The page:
Car leases are designed to make acquiring an automobile easier and more flexible. It’s essentially just another method of car financing similar to the car loan. The biggest difference, of course is that your lease payments are not contributing to any equity in the car, unlike an auto loan. The only way to gain full ownership of the car is to pay the balloon payment at the end of the lease period.
For many, such a payment isn’t even a consideration because they plan to hand the car back at the end of the agreement anyway. For example, let’s say we have a young white-collar professional who has moved to a new part of the country for a fixed period of assignment at a regional headquarters of a bigger company based in New York.
Their contract to be there is 3 years, and will lead to bigger and better things. They know they’ll need a car in the new location, but have no desire to own one fully given that they will be moving back to NYC in 3 years. In this situation, a car lease is perfect.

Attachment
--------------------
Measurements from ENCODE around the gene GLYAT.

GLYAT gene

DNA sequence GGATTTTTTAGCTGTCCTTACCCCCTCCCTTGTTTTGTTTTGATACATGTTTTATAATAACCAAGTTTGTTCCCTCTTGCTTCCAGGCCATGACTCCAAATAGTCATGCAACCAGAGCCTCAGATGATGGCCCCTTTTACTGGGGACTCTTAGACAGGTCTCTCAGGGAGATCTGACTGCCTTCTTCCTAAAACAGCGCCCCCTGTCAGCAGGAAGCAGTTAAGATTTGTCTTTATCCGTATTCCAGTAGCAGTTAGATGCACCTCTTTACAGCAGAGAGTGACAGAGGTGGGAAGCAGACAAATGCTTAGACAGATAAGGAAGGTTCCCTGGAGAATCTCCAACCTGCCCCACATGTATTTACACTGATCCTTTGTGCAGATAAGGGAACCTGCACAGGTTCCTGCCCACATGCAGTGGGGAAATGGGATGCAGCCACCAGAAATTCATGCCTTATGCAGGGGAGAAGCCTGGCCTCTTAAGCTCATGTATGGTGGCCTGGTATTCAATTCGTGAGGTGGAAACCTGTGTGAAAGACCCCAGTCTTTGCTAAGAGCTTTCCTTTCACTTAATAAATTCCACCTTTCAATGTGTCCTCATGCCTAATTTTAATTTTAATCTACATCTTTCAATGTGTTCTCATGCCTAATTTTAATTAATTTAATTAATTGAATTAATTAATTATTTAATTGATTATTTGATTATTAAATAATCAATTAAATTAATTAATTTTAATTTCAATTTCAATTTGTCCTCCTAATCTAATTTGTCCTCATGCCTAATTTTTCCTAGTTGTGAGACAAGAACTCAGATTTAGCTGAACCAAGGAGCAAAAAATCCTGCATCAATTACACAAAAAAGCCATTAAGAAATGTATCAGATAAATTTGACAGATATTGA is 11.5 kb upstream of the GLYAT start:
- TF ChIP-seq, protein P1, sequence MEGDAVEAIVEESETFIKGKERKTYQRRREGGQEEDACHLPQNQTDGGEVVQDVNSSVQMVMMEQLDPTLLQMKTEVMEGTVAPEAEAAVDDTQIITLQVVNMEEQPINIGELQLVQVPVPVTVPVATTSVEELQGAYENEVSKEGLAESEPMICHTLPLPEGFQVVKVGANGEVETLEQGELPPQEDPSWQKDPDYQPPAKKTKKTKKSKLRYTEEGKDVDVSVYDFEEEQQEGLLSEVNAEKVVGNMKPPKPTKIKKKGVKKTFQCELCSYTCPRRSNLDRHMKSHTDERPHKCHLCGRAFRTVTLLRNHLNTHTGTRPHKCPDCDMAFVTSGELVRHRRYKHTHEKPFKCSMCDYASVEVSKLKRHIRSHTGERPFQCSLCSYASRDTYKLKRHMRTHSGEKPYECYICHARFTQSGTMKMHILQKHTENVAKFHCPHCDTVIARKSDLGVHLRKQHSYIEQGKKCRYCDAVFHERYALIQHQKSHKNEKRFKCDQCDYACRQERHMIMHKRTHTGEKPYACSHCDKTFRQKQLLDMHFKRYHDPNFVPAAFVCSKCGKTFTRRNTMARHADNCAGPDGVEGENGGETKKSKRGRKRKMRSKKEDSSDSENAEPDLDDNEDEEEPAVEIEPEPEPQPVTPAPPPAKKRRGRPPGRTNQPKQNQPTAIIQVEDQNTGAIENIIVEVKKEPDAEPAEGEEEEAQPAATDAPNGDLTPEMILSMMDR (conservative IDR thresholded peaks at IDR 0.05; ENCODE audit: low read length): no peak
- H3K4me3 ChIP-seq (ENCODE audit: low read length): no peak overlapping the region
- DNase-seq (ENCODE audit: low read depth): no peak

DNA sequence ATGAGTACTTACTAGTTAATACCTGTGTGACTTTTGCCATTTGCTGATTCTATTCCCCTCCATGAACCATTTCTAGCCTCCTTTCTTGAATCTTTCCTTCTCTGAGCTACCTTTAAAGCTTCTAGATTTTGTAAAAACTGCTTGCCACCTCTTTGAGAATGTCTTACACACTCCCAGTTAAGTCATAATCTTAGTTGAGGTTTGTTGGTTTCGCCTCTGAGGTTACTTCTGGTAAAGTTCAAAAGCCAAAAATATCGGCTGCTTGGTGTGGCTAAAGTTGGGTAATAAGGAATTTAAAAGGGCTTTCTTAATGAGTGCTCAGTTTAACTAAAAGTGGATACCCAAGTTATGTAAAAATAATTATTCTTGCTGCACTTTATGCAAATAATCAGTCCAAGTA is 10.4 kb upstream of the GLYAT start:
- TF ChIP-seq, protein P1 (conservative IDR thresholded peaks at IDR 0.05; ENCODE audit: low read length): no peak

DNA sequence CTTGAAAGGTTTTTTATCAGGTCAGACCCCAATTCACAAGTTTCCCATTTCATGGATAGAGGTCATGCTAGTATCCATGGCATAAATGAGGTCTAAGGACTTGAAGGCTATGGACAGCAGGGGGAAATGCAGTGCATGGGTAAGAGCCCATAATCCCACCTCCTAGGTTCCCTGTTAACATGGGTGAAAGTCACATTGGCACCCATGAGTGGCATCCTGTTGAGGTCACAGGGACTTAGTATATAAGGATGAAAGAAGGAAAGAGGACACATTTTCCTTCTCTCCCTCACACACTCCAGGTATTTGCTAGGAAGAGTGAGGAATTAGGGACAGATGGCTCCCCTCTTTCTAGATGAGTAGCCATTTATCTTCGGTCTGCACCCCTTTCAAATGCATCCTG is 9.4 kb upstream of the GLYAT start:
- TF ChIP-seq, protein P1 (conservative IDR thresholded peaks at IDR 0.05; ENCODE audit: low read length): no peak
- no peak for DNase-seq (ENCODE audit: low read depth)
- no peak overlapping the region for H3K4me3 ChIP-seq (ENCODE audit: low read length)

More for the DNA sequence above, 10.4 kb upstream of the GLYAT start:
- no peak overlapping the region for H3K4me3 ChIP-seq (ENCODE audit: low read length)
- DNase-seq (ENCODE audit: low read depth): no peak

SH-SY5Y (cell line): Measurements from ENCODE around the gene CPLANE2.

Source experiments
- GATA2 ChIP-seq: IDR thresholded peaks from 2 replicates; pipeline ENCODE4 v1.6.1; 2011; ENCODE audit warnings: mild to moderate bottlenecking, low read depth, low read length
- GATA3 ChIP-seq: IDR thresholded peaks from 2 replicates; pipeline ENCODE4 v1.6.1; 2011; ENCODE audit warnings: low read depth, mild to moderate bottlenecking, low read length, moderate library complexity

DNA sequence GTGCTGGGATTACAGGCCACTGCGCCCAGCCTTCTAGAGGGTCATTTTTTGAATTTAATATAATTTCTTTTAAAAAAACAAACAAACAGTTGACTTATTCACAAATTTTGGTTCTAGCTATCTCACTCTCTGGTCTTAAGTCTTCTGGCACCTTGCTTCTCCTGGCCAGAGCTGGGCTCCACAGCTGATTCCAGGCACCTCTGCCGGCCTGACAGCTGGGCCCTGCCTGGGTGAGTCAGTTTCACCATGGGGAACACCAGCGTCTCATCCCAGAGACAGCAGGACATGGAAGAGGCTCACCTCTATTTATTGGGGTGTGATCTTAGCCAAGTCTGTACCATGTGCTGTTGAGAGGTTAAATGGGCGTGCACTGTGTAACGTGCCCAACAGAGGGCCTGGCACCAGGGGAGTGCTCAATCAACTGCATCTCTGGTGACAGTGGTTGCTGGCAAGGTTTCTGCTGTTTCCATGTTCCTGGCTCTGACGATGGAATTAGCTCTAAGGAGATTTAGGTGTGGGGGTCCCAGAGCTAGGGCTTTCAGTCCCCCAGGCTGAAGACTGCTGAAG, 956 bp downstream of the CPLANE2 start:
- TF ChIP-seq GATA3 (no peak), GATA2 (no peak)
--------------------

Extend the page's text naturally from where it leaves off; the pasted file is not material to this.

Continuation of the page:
Car Lease Transfer – Changing Circumstances
When our young professional moved to the regional headquarters, they leased a smart Audi A4 to use for commuting and general life. Everything was going great for the first 2 years, in fact it was fantastic. After 2 years at the regional office, our professional is invited back to New York early to take up a mid-level position at corporate headquarters. They are obviously thrilled, but what about the car lease? There’s still a year to go and there’s not enough money to buy it outright. That was never in the plan, after all. The fees for ending the lease early will be huge, too.
It is in situations like these where people decide to take an alternative route to ending their lease early — lease transfer. In this case, our exemplary professional is going to transfer the lease over to his colleague at the regional office. She makes the same salary and so can afford the monthly payments. How will they get started?
How to Transfer Your Car Lease to Another Person